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A question of construction: liability caps and building contracts

Leah Fisher

In Arcadis v AMEC, the Court of Appeal held that a liability cap had been incorporated into a letter of instruction.

AMEC, a specialist concrete contractor, employed Arcadis, an engineering outfit, to help design two construction projects: the Wellcome Building and Castlepoint car park. A detailed Protocol Agreement was exchanged but never finalised. Work was started when only a letter of instruction was in place. The car park design was said to be so defective that it needed rebuilding at a cost of GBP 40m. Arcadis sought a declaration that it was not liable and that any liability was capped at GBP 610,000 under the provisions of the contract it said was in place.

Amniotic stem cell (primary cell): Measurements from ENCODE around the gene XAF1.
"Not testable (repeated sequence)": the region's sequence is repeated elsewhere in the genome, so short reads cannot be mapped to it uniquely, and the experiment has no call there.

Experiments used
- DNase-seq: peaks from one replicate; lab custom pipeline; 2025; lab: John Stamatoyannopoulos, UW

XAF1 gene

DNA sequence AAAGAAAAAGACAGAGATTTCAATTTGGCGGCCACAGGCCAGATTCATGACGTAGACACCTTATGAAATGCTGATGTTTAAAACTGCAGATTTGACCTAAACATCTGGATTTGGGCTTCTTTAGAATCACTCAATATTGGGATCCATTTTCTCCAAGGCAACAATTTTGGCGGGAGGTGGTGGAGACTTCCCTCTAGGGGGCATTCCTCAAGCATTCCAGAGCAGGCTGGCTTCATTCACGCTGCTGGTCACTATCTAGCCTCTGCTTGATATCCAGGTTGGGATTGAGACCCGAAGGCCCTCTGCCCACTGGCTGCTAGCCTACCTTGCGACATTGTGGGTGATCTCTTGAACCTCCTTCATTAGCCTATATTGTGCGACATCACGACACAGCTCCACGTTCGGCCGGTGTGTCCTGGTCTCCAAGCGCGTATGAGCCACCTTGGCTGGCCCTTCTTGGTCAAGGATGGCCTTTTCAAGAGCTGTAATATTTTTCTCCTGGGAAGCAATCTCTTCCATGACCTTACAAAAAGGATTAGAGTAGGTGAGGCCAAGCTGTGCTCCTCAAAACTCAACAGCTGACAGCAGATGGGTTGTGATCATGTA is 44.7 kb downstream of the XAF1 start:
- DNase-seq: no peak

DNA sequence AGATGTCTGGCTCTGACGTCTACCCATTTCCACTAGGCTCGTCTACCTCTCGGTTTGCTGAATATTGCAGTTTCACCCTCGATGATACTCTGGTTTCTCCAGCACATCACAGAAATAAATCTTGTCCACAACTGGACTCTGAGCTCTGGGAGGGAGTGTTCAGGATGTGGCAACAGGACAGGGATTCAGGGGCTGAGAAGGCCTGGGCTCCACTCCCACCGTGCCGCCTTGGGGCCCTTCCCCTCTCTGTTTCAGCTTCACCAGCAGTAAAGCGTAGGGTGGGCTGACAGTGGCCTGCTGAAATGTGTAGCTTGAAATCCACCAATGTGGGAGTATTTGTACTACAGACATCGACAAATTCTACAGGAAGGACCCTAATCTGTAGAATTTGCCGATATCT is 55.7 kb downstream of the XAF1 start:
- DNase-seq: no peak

At first instance, the judge found that, in the absence of the Protocol Agreement, the letter of instruction was a mere letter of intent. It only gave rise to a “simple contract” including the right to be paid. While three sets of detailed terms and conditions had been exchanged, they were not agreed. Accordingly the liability was uncapped.

The Court of Appeal disagreed. The letter of instruction was a request to start work on the terms set out in it. The judge had put too much emphasis on the lack of formal acceptance.

The letter of instruction referred to “terms and conditions…that we are currently working under with yourselves”. This was held to be a reference to the terms agreed for the Wellcome Building. These included the liability cap.

While the Court of Appeal came to the rescue this is a salutary reminder of the risks of starting work before the detailed contractual documentation is in place and the need to make sure letters of intent cover the essentials (eg liability caps).

Comments published on Compact Contract do not necessarily reflect the views of Allen & Overy or its clients.

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